Investigating the Mechanistic Role of TNFR2 in the Pathophysiology of Psoriatic Arthritis
Principle Investigator: Raminderjit Kaur, Ph.D.
Institution: Cleveland Clinic
Grant Mechanism: Early Career Research Grant
Funding Amount: $50,000
Project Start Date: August 1, 2022
Project End Date: July 31, 2023
Keywords: Psoriatic Arthritis, Animal Models, Disease Models, Immunology
According to the 2019 American College of Rheumatology/NPF treatment guidelines, anti-TNF inhibitors (TNFi) have been recommended as the first-line therapy for active psoriatic arthritis (PsA). Mechanistically, tumor necrosis factor-a (TNF-a) functions by activating two receptors: TNFR1 and TNFR2 when used in the treatment of psoriatic diseases. The TNFi blocks both TNF receptors, thus stopping both TNFR1 and TNFR2 activity. However, long-term use of TNFi can lead to higher incidences of adverse effects, including serious infections and malignancies, which are implicated in the inhibition of TNFR1 (as opposed to TNFR2). Thus, there is greater interest to see if a more selective TNF blockade could potentially yield a safer yet effective treatment. Our recent studies suggest that TNFR2 activity, but not TNFR1 activity drives psoriasis. In this proposal, we are testing the role of TNFR2 in psoriatic arthritis using mouse models and trying to identify novel molecular pathways of TNFR2 that may be responsible for the disease pathogenesis. Overall, this study may have far-reaching implications in developing more specific anti-TNFi by targeting TNFR2 activity rather than both receptors.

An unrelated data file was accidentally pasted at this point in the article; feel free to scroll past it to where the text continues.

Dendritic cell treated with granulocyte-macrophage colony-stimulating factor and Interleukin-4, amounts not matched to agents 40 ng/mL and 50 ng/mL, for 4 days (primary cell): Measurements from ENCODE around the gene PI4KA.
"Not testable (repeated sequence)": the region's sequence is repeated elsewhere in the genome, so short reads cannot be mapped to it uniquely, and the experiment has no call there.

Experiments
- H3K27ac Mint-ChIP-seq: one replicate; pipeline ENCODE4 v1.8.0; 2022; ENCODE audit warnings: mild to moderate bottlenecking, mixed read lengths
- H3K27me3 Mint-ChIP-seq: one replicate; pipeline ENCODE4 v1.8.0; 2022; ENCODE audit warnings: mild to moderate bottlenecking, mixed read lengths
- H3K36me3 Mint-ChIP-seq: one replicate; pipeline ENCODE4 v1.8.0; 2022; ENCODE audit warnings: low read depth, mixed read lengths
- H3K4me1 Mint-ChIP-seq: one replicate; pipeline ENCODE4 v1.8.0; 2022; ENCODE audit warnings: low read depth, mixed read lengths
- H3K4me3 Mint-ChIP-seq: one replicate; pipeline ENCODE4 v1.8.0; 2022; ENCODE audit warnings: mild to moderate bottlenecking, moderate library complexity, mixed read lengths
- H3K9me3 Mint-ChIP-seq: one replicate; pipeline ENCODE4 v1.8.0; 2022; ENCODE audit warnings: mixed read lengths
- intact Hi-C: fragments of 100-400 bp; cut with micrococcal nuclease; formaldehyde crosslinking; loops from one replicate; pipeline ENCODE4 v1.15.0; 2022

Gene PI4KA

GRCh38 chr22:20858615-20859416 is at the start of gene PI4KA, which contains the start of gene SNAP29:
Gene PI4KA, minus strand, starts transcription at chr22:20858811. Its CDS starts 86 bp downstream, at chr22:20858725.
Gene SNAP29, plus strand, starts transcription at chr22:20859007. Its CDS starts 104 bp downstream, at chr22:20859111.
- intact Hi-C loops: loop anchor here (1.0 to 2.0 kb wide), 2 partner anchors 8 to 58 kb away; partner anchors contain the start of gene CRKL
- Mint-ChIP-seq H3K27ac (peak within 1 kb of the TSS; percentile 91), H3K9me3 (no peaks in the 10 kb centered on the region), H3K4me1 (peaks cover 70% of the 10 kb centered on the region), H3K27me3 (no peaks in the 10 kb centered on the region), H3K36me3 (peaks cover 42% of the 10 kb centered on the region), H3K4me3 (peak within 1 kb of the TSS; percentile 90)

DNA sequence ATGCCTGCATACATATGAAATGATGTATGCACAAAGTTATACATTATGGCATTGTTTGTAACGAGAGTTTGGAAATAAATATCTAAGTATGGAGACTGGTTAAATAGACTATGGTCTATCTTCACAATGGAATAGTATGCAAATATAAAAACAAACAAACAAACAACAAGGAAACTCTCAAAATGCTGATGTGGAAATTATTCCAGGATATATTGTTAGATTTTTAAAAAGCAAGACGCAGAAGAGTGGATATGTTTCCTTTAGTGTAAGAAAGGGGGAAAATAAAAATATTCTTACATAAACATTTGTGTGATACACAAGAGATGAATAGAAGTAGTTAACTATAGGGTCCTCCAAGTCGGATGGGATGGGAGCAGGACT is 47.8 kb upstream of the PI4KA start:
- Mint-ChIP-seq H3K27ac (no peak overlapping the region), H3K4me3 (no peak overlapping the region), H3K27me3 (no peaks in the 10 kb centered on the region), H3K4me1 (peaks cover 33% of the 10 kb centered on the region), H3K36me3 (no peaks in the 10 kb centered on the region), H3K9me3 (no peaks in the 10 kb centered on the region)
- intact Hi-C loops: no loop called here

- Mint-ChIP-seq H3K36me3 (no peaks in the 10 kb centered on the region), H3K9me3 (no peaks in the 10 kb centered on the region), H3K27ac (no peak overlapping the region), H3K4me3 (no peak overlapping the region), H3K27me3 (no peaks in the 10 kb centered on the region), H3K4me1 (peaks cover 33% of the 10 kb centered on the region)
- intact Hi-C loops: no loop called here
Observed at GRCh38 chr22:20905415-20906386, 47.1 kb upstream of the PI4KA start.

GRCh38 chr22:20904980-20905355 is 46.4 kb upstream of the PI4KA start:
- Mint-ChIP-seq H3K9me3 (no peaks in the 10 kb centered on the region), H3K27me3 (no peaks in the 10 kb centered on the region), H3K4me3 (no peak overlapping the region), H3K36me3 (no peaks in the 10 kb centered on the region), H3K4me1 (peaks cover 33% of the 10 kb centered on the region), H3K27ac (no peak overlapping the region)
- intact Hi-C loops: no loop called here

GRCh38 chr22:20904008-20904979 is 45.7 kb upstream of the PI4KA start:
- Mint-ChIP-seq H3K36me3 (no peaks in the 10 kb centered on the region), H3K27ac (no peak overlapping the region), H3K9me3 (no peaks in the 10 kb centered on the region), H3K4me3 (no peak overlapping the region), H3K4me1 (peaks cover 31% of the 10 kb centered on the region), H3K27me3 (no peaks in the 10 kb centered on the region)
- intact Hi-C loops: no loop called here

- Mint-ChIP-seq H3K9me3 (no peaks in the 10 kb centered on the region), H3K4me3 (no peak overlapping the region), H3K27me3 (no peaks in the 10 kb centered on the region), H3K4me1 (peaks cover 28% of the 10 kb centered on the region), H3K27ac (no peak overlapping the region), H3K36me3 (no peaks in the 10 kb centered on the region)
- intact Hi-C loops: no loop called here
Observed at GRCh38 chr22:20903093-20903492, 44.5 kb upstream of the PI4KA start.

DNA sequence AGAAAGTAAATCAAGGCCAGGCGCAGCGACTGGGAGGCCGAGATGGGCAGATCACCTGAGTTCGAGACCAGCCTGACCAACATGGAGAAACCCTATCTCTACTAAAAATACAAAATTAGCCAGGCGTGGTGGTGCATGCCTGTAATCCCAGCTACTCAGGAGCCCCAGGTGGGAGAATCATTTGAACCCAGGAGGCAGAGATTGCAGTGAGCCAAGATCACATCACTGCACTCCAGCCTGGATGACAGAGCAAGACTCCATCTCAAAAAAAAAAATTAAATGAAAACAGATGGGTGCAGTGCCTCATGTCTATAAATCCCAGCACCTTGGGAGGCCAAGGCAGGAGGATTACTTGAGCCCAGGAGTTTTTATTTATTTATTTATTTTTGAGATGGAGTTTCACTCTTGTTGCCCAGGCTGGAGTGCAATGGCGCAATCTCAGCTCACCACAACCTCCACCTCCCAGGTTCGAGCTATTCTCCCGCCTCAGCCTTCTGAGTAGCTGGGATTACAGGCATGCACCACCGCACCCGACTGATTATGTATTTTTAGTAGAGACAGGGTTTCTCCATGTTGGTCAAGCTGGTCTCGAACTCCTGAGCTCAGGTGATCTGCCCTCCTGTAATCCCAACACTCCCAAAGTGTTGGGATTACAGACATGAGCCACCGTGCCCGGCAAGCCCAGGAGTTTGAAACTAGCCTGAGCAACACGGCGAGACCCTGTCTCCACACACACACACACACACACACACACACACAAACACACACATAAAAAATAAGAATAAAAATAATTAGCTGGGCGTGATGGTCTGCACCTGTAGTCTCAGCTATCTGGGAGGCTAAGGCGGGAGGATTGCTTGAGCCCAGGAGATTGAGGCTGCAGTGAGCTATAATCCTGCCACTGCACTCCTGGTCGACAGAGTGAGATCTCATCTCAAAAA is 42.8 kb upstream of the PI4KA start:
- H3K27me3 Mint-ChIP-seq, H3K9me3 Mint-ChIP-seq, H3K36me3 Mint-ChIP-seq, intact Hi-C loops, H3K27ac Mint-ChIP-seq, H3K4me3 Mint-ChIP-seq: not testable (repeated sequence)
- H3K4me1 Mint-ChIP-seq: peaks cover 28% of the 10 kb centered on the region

Dr. Raminderjit Kaur completed her Ph.D. in Molecular Biology & Biochemistry at Guru Nanak Dev University, India, and then moved to the U.S. and joined Cleveland Clinic as a Post-doctoral fellow to pursue her research interest of understanding the role of TNFR2 pathways in psoriatic diseases. Dr. Kaur studies under the mentorship of Dr. Elaine Husni, Vice Chair, Dept. of Rheumatic and Immunologic Diseases, Cleveland Clinic.